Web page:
I already wrote a little bit about the February challenge, but look for a full fledged post about it soon. I am just catching up with the January challenge. I am happy with my first effort with bias tape. It was interesting and a good learning experience, but I want to try this picture again. I like the image, but my rendition didn’t come out as I had hoped.
I really like the thin beak of the original picture. I didn’t get the beak as thin as I would have liked. I used a lot of pins, but it was hard to keep the bias in place as I sewed and I am not sure why. The wobble also resulted in all of the straight lines ending up wobbly. This is because I didn’t have the Wonder tape called for in the directions (I have it now). I didn’t add fusible to my bias tape, which was an option I didn’t think about.
Still, I made something for the challenge. I was also expecting progress not perfection. WooHoo!
I was excited about this challenge, because I had been wanting to learn to make bias tape using bias tape makers. It might useful for embellishing or design purposes in the future. This was the perfect opportunity.
After cutting and sewing the bias, I fed the piece through using a pin and the device started making bias tape! I couldn’t believe it that the process worked. Once I got going, I found it incredibly useful to poke a pin into my pressing surface to hold the bias in place. As I reached the end of my pressing mat with the iron, I had to move the pin.
I was disappointed that the directions did not talk about type of fabric or any challenges that might occur. I found a couple of things that were challenging.
First, I used a Kona Solid for the red bias tape. As I have mentioned in the past there is a lot to like about Kona, but its loose weave is not a bonus. I cut my strips about 1/2″ wide and as I fed them through the bias tape maker to make 1/4″ bias, the seams got hung up on the device. The bias tape maker had a real problem going over them as I pulled the tape through. I ended up helping them with a stiletto, but the seams looked terrible once the tape was made, as you can see in the photo with the blue arrow. The photo is of completed bias tape. You can see that the line is not smooth and there is a marked bump in the tape. Yes, I pressed the seams flat and they are still not attractive. The seams are also already starting to fray.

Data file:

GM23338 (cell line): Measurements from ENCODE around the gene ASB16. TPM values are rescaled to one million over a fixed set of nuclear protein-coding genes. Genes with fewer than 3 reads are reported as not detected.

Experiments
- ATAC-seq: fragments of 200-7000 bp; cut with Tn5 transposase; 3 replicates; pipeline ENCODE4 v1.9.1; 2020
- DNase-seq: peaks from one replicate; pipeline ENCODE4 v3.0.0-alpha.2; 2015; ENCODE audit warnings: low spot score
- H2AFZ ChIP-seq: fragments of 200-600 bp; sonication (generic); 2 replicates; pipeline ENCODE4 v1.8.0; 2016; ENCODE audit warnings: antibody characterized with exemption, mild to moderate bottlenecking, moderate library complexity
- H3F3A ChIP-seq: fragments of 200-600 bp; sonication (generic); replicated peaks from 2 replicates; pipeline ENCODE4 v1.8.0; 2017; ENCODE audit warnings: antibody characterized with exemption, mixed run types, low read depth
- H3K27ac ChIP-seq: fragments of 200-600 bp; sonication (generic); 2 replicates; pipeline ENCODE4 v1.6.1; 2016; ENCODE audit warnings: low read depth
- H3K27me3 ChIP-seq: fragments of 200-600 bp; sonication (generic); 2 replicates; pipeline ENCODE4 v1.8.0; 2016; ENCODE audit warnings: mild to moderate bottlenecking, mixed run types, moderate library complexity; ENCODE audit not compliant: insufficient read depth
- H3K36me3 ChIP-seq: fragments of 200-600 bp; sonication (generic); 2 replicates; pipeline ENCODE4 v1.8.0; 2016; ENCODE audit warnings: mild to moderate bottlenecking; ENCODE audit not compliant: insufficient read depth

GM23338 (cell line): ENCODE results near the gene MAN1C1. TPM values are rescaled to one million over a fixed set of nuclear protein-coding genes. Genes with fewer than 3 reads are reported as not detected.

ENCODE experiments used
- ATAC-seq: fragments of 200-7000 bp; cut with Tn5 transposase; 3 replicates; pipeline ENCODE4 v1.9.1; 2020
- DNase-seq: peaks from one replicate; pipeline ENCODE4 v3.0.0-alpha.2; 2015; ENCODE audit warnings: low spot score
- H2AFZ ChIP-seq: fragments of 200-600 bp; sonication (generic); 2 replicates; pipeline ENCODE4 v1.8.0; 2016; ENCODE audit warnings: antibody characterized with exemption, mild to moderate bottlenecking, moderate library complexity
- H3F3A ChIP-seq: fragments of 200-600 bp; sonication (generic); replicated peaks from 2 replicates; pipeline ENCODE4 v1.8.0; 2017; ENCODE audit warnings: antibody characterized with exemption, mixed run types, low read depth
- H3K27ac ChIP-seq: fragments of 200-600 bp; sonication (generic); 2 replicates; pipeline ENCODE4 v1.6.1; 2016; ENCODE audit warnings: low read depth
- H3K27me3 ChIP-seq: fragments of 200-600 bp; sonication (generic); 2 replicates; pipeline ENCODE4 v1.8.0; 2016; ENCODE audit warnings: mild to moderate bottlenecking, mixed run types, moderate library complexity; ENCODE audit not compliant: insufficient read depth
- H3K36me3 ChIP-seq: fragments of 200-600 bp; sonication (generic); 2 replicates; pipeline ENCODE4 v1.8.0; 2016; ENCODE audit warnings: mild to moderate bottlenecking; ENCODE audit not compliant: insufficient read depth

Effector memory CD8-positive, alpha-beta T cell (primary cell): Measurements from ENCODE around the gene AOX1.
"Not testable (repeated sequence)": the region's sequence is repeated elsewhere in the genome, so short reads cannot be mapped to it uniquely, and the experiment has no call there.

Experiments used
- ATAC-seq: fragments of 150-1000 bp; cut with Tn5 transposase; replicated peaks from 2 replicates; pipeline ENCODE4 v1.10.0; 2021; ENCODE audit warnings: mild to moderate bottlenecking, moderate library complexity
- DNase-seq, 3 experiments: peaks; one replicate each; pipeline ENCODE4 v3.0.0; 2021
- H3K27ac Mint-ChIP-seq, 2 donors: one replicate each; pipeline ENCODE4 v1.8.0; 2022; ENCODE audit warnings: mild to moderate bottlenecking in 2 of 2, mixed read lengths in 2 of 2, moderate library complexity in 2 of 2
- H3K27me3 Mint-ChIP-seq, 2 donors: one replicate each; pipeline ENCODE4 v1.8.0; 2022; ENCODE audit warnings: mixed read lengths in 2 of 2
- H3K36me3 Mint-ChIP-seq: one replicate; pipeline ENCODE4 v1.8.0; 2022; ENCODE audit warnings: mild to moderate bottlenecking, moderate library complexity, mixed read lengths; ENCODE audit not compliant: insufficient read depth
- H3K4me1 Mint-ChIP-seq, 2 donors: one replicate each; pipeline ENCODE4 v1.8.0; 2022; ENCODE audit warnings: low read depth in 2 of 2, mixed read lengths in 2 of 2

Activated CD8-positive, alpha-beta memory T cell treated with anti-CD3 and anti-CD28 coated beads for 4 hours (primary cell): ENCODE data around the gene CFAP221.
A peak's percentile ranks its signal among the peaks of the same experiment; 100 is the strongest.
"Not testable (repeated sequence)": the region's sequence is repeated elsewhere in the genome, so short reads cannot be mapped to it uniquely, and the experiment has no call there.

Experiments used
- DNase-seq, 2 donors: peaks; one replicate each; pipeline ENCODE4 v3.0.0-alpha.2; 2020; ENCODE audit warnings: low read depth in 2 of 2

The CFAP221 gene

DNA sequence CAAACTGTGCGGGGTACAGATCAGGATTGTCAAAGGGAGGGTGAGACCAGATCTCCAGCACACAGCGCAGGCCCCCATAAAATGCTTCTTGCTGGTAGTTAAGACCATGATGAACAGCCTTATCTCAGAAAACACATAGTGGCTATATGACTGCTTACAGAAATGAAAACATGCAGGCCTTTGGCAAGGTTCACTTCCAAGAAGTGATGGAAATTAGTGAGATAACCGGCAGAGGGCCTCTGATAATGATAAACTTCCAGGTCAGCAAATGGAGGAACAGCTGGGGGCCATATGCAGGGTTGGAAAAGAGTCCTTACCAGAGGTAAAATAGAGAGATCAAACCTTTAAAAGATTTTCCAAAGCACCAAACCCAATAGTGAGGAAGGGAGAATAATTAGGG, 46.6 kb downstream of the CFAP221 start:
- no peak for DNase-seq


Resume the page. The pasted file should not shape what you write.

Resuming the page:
I am thinking that the problem could have been the fabric, as mentioned, combined with the size of the bias tape I chose to make. I’ll have to experiment some more to see what works. Looser weave fabric might work just fine with a larger sized bias tape maker. I do think I might try this technique with Art Gallery Pure Elements Solids as they are thin and tightly woven. I am not sure if that line has a bright scarlet.
Second, there was no way of knowing how much bias tape could be made. There was no chart like a bias binding chart included with the directions. Would a bias binding chart used for binding a quilt work? I tried looking at one, but it don’t go down to a small enough width of tape. I now have about 500 yards of bias tape still to use, which is why I am not concerned about a do over.
Yes, I had to sew all of those tiny strips together, which was another ordeal in itself. I should have used the tube bias method.
Next, I used the 1/4″ bias tape maker. It worked like a charm, but is very small. I would recommend using a 1/2″ or 3/8″ bias tape maker on your first time out.
Fourth, the directions did not talk about using a Point Trimmer. A Point Trimmer helps you line up the edges of the bias tape to sew it together in a long string. You can use it for your binding strips as well if you don’t use the tube binding method. As an aside, if you don’t have Point Trimmer ruler, you really need to get one. I like the Judy Martin version because it helps you trim two types of triangles in one tool BUT there are other manufacturers who make them and almost any are good.
Fifth, these bias tape makers are not readily available. I went to three stores, checked Amazon, Fabric.com and some other places before I found a full selection at Beverly’s. The quilt stores didn’t have them. Amazon, etc had a few, but not all the sizes and not sold in sets. None of the online places could get them to me in a timely manner. I now have a set of them and won’t need to buy them again, but I was surprised. If I were Lucky Spools, I would have made a deal with some shop to sell kits of the bias tape makers and the Wonder Tape.
Sixth, there were very few instructions about pressing. The author of this ‘lesson’ did say to keep your fingers away from the hot iron, but not much else. I used a type of stiletto, which prevented me from burned fingers. It is two pronged, which gives me more ‘holding’ surface. I think I bought it at a booth at the county fair or PIQF where they sell every kind of scissor and small metal tool known to mankind.
There is more come on this technique as I will post about my next effort.
Learning is not a smooth process. I am not complaining about any of the above; I am just telling you my story. One lesson for me is to try different brands of solids. Kona is just so easy to find! I am glad I tried this technique and learned how to make bias tape with these devices.